We all already know about the “not just spamming people with promo all the time” rule. But there are a couple of other things you can end up doing on social media that can irritate people just as much.
Duplication across platforms – and on the same platform.
Me: Hey, that video of a cat riding a Roomba is hilarious! I’ll post it on Tumblr. And Facebook. And Pinterest. And Twitter. And my blog. And Google Plus. And Live Journal.”
Follower: “Aaaaargh! It’s that bloody cat again!!”
I love cats on Roombas as much as the next Internet denizen, but if I follow someone across various sites and they post the same thing across all of them I might get a tad bored with it.
All the popular social media sites have their strengths. Figure out what works best on each of them and use that site and that site only for that kind of content. If you fear someone who isn’t following you on Tumblr will miss out on the wonder that is the Roomba-riding kitty, you can Tweet a link to the entry. You don’t need to put the video on Twitter as well and it will drive visits to your Tumblr blog – or wherever you posted it.
Choose the right platform for the right job. A Tweet or maybe a Facebook post when you have a new buy link for your book is cool. A Pin – which needs to be a picture – might mean you pin your book cover several times for all those different reseller links. So you’re repeating yourself and you have a board with 20 different pins and only 4 different images, which just looks silly. Pin your book cover on Pinterest of course – but make the click-through link to somewhere the person looking at it can find all your buy links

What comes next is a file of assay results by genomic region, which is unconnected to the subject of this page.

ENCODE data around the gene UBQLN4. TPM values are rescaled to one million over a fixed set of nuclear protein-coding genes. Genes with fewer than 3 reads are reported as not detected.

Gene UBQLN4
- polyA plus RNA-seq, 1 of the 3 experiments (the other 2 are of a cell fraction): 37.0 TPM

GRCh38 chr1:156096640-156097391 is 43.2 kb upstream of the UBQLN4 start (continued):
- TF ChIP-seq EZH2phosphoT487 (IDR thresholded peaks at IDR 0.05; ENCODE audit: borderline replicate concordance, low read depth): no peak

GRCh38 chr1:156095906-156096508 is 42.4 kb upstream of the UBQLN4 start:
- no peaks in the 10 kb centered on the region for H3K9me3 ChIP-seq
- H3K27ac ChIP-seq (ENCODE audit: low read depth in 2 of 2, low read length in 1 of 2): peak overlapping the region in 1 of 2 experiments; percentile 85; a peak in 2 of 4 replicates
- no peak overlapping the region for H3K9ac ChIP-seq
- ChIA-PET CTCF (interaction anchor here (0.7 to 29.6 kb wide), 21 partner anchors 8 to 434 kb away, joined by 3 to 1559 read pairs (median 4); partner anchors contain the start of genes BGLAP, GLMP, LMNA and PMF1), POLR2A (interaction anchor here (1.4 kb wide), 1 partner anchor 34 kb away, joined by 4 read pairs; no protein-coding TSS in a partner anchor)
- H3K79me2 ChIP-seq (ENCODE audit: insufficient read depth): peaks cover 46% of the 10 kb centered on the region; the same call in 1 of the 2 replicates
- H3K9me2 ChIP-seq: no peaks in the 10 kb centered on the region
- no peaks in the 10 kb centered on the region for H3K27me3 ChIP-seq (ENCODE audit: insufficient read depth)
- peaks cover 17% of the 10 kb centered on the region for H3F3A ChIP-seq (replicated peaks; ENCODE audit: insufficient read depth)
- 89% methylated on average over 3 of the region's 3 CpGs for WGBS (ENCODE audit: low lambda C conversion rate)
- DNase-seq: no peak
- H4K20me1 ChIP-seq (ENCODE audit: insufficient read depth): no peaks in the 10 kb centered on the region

Flooding someone’s timeline or dashboard or whatever they call the “latest stuff” view of the site they are on now. This is when someone makes a load of posts, Tweets or Pins in a really short time, so that one of their followers logging in right then is faced with a great sea of stuff all from the same person.
And shocking as it seems, three screenfuls even of Jensen Ackles taking his shirt off can get a bit tedious. It makes people back off rather than engage. The more posts there are the less likely I am to comment on/like/reblog, whatever. I feel like I don’t know where to start. It’s better to do a few posts a few times a day than a zillion posts all at once. You don’t flood someone else’s view with just more more more posts by you, and you give them breathing room to engage.
Get your house in order before you invite guests over.
When you get on a new social media site it’s exciting. You can’t wait to start interacting with people. You’re going to have such fun. Better start connecting with all those people right away! But slow down a second, Speedy. First get your profile set up. If it’s Goodreads, take the time to get some books shelved. If I get GR friends requests from people with a blank profile and no books shelved, what am I supposed to do with that? I almost certainly won’t be accepting. I don’t know who they are. I don’t mean I have to already know them, but with a profile and some books I can get a sense of who they are even if I’ve never interacted with them before. Without those I can only assume they are a spam bot. Sorry.
If it’s Pinterest, get some boards set up and populated with at least a few Pins. (This also goes back to the point about flooding. Do all this shelving and pinning before you have followers, so you can get it done in batches without annoying people.) But the key is, make your mark on the place before you start inviting people to follow or friend you, so they know who you are. You wouldn’t move into a new home and throw a housewarming party while all your stuff is still packed in boxes. You get the pictures on the wall and the books on the shelves, so the house reflects who you are. Treat a new-to-you social media site the same way.